Unsecured non-convertible debentures do not have any specific assets pledged as collateral. Investors in unsecured NCDs rely solely on the creditworthiness and repayment capacity of the issuing corporation.

Key features:

  • No collateral: Unsecured NCDs lack the backing of specific assets, making them riskier compared to secured NCDs.
  • Higher risk-reward profile: Due to the absence of collateral, unsecured NCDs generally offer higher interest rates to compensate investors for the increased risk.

Investor considerations:

  • Investors seeking potentially higher returns may be attracted to unsecured NCDs, but they should be aware of the higher risk involved.
  • Credit rating assessments become crucial for investors in unsecured NCDs, as they rely heavily on the financial health and creditworthiness of the issuing corporation.

The choice between secured and unsecured NCDs depends on an investor's risk tolerance, return expectations, and the level of security they seek in their investment portfolio. It is essential for investors to conduct thorough due diligence, including assessing the credit rating of the issuing corporation, before making investment decisions in the Indian securities market.

Things an investor should consider before investing in NCDs

Level of debt

The level of debt of the issuing company is an important factor to consider. If the company has a high level of debt, it may not be able to service its debt obligations in the future. Therefore, it is important to check the debt-to-equity ratio of the company before investing in its NCDs.

Capital adequacy ratio (CAR)

CAR is a measure of a bank’s capital in relation to its risk-weighted assets. It is an important indicator of a bank’s financial strength and stability. A higher CAR indicates that the bank has a strong capital base and is better equipped to absorb losses. Therefore, it is important to check the CAR of the issuing bank before investing in its NCDs.

Provisions for non-performing assets

Non-performing assets (NPAs) are loans or advances that are in default or are in arrears. It is important to check the provisions made by the issuing company for NPAs. Higher provisions indicate that the company is better prepared to handle NPAs.

Interest coverage ratio

Interest coverage ratio (ICR) is a measure of a company’s ability to meet its interest obligations. It is calculated by dividing the earnings before interest and taxes (EBIT) by the interest expense. A higher ICR indicates that the company is better equipped to service its debt obligations. Therefore, it is important to check the ICR of the issuing company before investing in its NCDs.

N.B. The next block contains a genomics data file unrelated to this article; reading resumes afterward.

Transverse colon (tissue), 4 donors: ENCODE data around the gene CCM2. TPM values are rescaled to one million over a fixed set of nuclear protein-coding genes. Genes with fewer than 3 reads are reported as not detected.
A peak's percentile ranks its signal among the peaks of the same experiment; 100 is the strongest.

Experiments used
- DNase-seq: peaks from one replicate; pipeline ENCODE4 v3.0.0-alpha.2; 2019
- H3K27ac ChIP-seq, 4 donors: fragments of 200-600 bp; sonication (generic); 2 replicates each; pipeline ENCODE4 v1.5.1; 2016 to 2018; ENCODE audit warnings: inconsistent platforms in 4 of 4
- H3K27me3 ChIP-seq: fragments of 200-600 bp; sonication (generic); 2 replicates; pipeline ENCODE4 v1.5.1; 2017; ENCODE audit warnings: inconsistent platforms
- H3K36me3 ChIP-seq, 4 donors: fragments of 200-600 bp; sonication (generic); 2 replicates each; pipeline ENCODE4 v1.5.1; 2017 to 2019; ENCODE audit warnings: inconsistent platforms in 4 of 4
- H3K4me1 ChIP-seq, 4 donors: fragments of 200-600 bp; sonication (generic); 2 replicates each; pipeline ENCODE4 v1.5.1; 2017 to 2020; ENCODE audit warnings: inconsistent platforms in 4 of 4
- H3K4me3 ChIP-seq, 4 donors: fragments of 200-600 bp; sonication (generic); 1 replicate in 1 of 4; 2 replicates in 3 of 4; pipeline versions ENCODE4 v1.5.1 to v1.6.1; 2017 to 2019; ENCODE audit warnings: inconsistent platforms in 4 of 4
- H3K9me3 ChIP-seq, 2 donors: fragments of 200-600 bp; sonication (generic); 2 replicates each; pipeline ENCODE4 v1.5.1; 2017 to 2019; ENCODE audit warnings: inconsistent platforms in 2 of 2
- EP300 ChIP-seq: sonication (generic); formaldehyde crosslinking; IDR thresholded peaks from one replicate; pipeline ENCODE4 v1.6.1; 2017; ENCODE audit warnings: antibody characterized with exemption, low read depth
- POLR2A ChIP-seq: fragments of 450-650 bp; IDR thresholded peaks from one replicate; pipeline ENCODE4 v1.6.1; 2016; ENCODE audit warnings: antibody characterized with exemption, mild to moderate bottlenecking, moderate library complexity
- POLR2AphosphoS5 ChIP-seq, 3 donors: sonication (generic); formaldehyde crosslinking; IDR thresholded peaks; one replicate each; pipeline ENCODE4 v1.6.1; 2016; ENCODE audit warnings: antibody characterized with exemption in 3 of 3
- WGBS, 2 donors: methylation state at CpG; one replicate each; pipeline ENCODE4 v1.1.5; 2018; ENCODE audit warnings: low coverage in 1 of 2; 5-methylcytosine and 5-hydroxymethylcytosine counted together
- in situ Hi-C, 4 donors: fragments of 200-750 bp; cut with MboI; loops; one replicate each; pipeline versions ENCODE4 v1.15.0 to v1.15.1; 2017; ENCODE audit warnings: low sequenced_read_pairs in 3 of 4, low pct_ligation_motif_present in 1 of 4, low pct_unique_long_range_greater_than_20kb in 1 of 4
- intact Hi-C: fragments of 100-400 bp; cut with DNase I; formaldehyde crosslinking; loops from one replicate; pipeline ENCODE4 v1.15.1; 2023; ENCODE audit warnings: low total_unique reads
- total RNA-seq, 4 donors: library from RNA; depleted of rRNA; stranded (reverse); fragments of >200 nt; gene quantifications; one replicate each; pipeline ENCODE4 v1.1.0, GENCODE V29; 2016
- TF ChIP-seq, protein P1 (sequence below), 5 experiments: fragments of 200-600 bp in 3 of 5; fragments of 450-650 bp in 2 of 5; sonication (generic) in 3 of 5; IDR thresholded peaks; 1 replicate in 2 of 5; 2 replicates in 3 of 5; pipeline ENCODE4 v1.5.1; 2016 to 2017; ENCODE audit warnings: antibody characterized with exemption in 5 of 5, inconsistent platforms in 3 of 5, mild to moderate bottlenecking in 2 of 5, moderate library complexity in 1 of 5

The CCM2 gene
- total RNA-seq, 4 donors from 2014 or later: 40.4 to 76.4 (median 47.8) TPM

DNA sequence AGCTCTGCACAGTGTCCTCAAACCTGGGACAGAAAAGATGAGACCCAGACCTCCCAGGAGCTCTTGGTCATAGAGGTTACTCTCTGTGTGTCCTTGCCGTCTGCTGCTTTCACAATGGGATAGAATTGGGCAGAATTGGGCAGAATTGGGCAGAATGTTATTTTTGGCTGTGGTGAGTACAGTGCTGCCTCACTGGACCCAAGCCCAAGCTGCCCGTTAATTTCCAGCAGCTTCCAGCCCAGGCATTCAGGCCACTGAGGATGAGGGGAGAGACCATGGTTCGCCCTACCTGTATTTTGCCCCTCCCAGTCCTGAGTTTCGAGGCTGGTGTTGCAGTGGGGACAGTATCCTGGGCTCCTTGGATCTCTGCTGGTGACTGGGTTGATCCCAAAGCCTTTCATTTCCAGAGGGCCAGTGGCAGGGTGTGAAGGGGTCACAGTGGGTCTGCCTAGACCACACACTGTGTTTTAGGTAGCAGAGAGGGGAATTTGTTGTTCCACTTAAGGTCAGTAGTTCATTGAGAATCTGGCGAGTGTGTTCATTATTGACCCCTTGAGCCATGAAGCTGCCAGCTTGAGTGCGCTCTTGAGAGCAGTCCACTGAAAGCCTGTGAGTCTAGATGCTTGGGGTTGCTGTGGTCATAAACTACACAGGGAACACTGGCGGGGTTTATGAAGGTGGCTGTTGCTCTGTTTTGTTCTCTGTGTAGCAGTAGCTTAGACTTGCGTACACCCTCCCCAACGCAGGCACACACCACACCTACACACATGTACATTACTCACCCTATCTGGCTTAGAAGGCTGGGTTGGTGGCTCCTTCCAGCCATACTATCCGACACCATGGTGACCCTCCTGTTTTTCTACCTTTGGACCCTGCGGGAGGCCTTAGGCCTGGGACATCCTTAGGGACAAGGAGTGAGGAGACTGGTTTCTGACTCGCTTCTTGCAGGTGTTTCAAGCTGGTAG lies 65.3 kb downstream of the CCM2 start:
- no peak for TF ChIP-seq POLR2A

Corporate fixed deposits vs. non-convertible debentures

Feature

Corporate fixed deposits (FDs)

Non-convertible debentures (NCDs)

Issuer

Banks of financial institutions

Corporations

Interest rate

Fixed

Fixed or floating

Liquidity

Less liquid

More liquid (traded in stock market)

Market risk

Minimal (no market risk)

Market risk due to interest rate fluctuations

Tenure

Fixed tenure

Specific term with interest rate

Taxation

Taxed as per investor's income tax slab rate

Tax implications depend on the investor's tax bracket, with different rates for STCG and LTCG. Interest income is taxed similarly to fixed income securities.


Conclusion

Non-convertible debentures (NCDs) offer investors a fixed-income avenue with varying risk profiles. Whether you opt for secured or unsecured NCDs, it is crucial to conduct thorough research and understand the features and risks associated with each type. Diversification, careful assessment of credit ratings, and staying informed about market conditions are key elements for making informed investment decisions. As with any investment, it is advisable to consult with financial advisers to tailor your NCD investments to your financial goals and risk tolerance. By incorporating these tips into your investment strategy, you can make well-informed decisions and potentially enhance the overall stability and returns of your investment portfolio

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Frequently asked questions

What does non-convertible debentures mean?

Non-convertible debentures (NCDs) are financial instruments used by companies to raise long-term funds through public issues. Unlike convertible debentures, NCDs cannot be converted into shares or equities.

Is NCD better than FD?

NCDs and Fixed Deposits (FDs) differ in risk levels. NCDs carry higher risk as their safety and returns hinge on the issuer's creditworthiness. It's crucial to assess the issuing company's credit rating and financial stability before investing.

Can we sell NCD before maturity?

NCDs cannot be redeemed before maturity. However, they are listed on the stock market, allowing investors to sell them in the secondary market if needed.

Is it good to invest in NCD?

Investing in NCDs offers potential for better returns, liquidity, lower risk, and tax benefits compared to convertible debentures.

What is the disadvantage of NCD?

One drawback of NCDs is their lack of callable features. This means the issuer cannot redeem them before maturity, which could pose challenges for investors if interest rates decrease, making it hard to find similar high-interest options.